Melbourn Brothers (Stamford)

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Melbourn Bros Stamford letter.jpg
An advert from 1902
An advert from 1954
Championship beer of 1950
An advert

Melbourn Bros Ltd, All Saints Brewery, 21 All Saints Street, Stamford, Lincolnshire.

Founded by 1816 and new brewery built in 1825 and was acquired by Melbourn Brothers in 1869.

Brewing ceased in 1974 and their 32 tied houses were supplied by Samuel Smith Ltd. until sold to J.W.Cameron & Co. Ltd in 1987 - although subsequently the pub estate was dispersed to other companies.

Part of the brewery became a working museum. After a period unused, brewing was re-established by Samuel Smith Old Brewery Ltd; the brewery produces the Sam Smith fruit beer brands. There is also a Samuel Smith pub at the site, converted from the former brewery stores.

Brewery tours are available.


The All Saints Brewery in All Saints Street, Stamford, dates back to 1825. In this year one William Brown Edwards is first recorded as a brewer. It is probably that the site was used as a brewery for many years before that but this is not documented. Edwards and his family ran the concern until 1857 when the brewery passed to Frederick George Phillips, who in turn was followed by Elmer Brown in 1859.

The business, which had become very successful, was purchased by Herbert Wells Melbourn in 1869. Herbert was joined in partnership by his brother Stanley. Together they expanded trade to reach as far a field as Lincoln, Grantham and Leicester. When he took over the business he bought the leases of all the public houses to form basis of the company's tied trade.

For the next 24 years he rebuilt parts of the brewery, raising the chimney to its present height in 1876. He was a pioneer in the use of mechanised processes to speed the production process. So much so that even in the late 1960's and early 1970's the brewery could produce 2,000 gallons of beer per day using equipment some of which dated back to 1839.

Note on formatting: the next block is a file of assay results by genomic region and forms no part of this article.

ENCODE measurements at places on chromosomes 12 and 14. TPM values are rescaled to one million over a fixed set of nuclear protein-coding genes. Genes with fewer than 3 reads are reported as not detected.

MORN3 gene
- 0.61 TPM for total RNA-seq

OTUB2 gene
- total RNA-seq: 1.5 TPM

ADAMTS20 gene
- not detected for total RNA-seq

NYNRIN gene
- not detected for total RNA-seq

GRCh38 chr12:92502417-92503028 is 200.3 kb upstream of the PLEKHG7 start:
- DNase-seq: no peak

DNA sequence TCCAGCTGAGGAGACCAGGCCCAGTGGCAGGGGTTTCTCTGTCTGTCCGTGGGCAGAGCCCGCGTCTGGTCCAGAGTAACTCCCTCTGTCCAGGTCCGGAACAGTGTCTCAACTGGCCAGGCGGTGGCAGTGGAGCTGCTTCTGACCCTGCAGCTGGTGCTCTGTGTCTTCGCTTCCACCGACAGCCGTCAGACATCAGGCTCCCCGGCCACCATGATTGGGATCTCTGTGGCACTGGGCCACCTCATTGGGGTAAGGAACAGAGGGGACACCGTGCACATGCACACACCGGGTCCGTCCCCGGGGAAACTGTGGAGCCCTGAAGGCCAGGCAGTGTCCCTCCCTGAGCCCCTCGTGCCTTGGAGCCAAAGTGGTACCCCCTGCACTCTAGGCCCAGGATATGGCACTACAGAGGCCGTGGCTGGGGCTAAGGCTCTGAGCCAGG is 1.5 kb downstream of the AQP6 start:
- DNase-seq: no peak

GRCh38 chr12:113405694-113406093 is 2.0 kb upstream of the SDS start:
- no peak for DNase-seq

The brewery buildings are from three ages. The frontage on to the street which houses the offices and the manager's house at the back are Regency; the brew house was built in 1870 and the maltings are probably Tudor, but may be older.

The equipment used was also of "mature" years. The malt mill had a roller/friction drive powered by steam, as was the elevator system for the malt. The 12 quarter malt tun was dated 1876 and was copper lined. The raking mechanism is also steam powered. The spent grain was usefully recycled via the local farmers.

The mashing machine was said to be unique. It was a cataract self acting unit made by Willison, of Alloa, and controlled and mixed the flow of grist and liquor into the tun. The steam engine providing the motive power had not been dated but was thought to be turn of the century. It was purchased from a Biggleswade laundry and was manufactured by Marshall's of Gainsborough. At 15hp it was also used for pumping the liquor from the brewery well until that dried up and the town supply was used. It was also used for drying the casks.

The copper was made by Pontiflex, but what is remarkable is that it was made when the firm still had their head quarters at King's Cross in the late 19th Century. It was unusual in that the joints were brazed and is made from six plates standing on a cast iron steam pan.

The hop back was built in 1873 by Brindley and Briggs. The boiler was a Cornish installed in 1902. It provided all the hot water and steam. The brewery also had an open air cooler with a capacity of 20 barrels an hour. A feature only made possible in the relatively pollution free air of a country town.

The brewery had three fermenting vessels with a total capacity of 190 barrels. They were contemporaries of the other equipment and were supplied by Shuter's, Chippingdale and Collyer. A smaller vessel made of Kauri Pine, a rarely seen hardwood, was used for special brews.

The bottling hall was a fairly small affair but with some equally interesting equipment. There was a Dawson washer, hand loaded, which could handle 80 dozen per hour. A Pontiflex chiller was used to bring the beer down to 32 degrees Fahrenheit and it then passed through a Carlson Ford filter to a Pontiflex 12 head filler and crown corker. Then the bottles passed to a Brigg's vapour pasteuriser.

Herbert Melbourn eventually retired and died in 1927. The company continued to survive through the most difficult of times for the brewing industry. However, eventually in 1974, faced with the very expensive replacement of the 1902 boiler, the company ceased to brew. The tied houses were kept and run as a going concern with the beer being supplied by Samuel Smiths of Tadcaster. Sam's used the Stamford premises as a depot for a period. Between 1869 and the last brew in 1974 only four men held the post of Head Brewer and two of those were father and son.

The brewery in 1972

Various images of the brewery

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